Contract talks between showbiz writers and employers will resume Sept. 19 — two months after an acrimonious initial round of bargaining.
The Writers Guild of America and the Alliance of Motion Picture & Television Producers announced Tuesday that negotiations would re-start at WGA West headquarters in Hollywood. Previous talks were held at AMPTP headquarters in Encino.
Neither side commented further on Tuesday — a sharp contrast from the bitter exchanges that marked the two days of negotiations in July. The start date means negotiators will have six weeks to make a deal before the current three-year pact runs out on Oct. 31.
Two weeks ago, the AMPTP proposed a Sept. 17 start date, but the Guild then proposed starting two days later. Doing so will allow the WGA West to
complete its election on Sept. 18; the WGA East will complete its election on Sept. 20.
The next round of contract talks are expected to be contentious and complex, particularly over the issue of how to compensate writers for work in the booming world of digital platforms. The July talks produced little other than rejection of proposals, finger-pointing and recriminations.
The AMPTP is proposing a revolutionary revamp of residuals, under which talent would be paid only after companies recouped their base costs. Top execs are asserting that pervasive uncertainties over how future revenues will accrue precludes maintaining the current residuals system, established in 1960.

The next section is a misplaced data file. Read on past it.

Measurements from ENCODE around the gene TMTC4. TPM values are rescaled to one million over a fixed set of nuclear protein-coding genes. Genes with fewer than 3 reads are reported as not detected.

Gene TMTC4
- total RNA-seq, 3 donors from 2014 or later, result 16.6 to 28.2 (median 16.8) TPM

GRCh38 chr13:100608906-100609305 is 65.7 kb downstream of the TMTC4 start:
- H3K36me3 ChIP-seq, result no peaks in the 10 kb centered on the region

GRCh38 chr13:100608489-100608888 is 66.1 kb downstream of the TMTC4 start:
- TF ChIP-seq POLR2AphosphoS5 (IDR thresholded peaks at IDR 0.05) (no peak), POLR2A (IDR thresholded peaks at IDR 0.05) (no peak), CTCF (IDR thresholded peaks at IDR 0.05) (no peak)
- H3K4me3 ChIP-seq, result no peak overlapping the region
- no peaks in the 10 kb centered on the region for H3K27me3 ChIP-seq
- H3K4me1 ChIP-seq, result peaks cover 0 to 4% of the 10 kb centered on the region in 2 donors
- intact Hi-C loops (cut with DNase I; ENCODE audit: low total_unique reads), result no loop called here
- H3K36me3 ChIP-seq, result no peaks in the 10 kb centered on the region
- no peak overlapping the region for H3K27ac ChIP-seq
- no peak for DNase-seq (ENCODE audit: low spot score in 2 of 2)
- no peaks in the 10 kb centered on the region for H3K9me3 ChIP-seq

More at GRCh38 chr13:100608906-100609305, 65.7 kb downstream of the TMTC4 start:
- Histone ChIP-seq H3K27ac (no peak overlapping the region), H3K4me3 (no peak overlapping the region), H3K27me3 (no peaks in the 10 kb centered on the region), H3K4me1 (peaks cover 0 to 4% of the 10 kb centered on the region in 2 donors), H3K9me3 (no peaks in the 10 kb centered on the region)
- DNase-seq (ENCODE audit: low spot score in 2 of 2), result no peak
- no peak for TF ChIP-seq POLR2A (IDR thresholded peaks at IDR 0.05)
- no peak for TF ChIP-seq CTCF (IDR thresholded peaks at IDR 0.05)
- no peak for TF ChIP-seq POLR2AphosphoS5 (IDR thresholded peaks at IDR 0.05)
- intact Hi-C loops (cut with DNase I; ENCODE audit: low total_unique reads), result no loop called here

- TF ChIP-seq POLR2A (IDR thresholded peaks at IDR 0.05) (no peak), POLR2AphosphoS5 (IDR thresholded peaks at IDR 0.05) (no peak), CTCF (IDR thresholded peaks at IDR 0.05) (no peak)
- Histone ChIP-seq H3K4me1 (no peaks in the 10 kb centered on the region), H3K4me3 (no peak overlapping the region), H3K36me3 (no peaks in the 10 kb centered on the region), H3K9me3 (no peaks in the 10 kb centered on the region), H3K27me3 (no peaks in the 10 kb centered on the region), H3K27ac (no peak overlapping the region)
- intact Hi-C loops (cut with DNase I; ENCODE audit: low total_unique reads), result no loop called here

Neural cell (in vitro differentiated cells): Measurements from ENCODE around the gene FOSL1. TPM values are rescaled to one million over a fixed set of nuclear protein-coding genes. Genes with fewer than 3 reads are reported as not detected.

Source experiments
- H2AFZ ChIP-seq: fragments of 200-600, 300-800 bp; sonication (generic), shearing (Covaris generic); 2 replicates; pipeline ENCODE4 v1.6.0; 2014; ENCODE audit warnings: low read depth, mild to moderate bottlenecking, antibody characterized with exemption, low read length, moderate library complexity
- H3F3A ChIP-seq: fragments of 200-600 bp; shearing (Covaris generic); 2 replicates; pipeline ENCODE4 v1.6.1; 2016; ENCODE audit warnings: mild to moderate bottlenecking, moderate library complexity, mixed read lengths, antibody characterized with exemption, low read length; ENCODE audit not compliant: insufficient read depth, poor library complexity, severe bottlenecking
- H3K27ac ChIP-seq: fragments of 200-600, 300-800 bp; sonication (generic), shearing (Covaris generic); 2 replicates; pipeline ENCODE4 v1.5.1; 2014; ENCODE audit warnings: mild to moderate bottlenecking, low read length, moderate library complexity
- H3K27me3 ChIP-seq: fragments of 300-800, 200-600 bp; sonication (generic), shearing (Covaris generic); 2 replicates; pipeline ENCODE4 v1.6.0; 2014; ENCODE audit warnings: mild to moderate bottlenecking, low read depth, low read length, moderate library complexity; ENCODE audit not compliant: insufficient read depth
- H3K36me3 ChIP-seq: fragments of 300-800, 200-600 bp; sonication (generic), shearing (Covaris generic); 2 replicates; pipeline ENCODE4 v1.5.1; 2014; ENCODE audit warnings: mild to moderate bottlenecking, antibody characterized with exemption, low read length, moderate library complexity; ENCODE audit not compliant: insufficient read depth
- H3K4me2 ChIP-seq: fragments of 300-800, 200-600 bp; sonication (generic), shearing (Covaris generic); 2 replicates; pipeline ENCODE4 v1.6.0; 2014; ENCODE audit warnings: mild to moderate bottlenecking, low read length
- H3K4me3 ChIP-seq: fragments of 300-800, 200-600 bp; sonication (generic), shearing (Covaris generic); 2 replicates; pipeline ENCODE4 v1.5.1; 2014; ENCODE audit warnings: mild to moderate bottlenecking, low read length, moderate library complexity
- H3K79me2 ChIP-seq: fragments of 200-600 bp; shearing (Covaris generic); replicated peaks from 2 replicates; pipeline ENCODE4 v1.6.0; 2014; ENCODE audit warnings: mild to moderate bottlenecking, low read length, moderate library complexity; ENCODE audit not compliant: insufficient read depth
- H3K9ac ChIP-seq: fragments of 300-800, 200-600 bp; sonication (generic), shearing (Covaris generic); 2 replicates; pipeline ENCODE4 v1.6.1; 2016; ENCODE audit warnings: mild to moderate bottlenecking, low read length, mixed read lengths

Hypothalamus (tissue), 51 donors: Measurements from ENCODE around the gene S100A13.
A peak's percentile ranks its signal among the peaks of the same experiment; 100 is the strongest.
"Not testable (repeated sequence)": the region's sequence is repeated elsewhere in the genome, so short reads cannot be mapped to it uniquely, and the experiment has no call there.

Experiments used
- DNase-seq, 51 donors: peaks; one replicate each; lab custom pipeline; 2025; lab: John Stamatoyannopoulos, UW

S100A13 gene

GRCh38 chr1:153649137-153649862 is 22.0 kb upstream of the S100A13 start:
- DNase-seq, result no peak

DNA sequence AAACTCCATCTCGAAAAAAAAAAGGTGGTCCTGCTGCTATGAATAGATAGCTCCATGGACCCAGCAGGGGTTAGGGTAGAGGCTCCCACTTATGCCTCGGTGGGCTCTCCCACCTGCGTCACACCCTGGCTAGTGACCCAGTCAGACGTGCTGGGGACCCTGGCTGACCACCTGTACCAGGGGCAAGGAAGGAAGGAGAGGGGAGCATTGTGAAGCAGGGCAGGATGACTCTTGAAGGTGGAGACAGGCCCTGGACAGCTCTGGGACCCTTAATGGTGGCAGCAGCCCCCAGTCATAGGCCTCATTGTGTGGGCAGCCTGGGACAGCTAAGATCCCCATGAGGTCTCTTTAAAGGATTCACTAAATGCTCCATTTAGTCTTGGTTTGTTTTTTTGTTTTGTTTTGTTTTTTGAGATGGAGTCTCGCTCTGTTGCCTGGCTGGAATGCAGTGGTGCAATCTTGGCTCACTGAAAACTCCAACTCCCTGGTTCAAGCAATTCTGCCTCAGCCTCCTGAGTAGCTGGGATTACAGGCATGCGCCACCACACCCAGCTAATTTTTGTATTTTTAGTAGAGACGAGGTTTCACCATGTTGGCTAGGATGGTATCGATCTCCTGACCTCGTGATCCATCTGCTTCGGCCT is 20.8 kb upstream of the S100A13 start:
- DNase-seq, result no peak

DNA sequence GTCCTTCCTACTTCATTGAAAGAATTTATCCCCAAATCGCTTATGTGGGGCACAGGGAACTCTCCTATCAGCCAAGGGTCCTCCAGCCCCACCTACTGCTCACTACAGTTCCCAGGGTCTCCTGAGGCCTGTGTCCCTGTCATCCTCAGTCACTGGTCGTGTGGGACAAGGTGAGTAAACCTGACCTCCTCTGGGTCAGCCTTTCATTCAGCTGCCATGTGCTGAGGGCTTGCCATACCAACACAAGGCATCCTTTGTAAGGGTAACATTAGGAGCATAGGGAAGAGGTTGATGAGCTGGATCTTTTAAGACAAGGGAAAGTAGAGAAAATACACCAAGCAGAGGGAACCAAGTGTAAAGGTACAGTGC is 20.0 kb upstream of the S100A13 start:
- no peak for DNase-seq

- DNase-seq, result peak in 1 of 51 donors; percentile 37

The AMPTP also proposed an alternative — a three-year extension of the current contract in order to conduct an independent study that would sort out how to create appropriate compensation for writing amid the proliferation of new-media outlets. But it withdrew that proposal a day later, after the WGA rejected it and dismissed the idea as a stalling tactic.
For its part, the WGA is seeking to nail down specific contract language covering writing for digital platforms and reuses of its work. It’s also seeking expanded jurisdiction in animation, cable and reality, improved minimums and a doubling of the homevideo residuals rate.
The Guild also held a news conference after the second day of talks, in which members of its negotiating committee accused the companies of duplicity — crying poverty at the bargaining table while boasting of growing profits to Wall Street.
Many observers expect the WGA and the AMPTP — which serves as the negotiating arm for studios and networks — will not be able to reach a deal by the Oct. 31 expiration. If that occurs, it’s likely the WGA would tell members to continue to work under terms and conditions of the expired contract, in hopes that SAG and the DGA can reach a better deal, allowing the WGA to then incorporate those improvements into a new pact.
The SAG and DGA contracts expire June 30.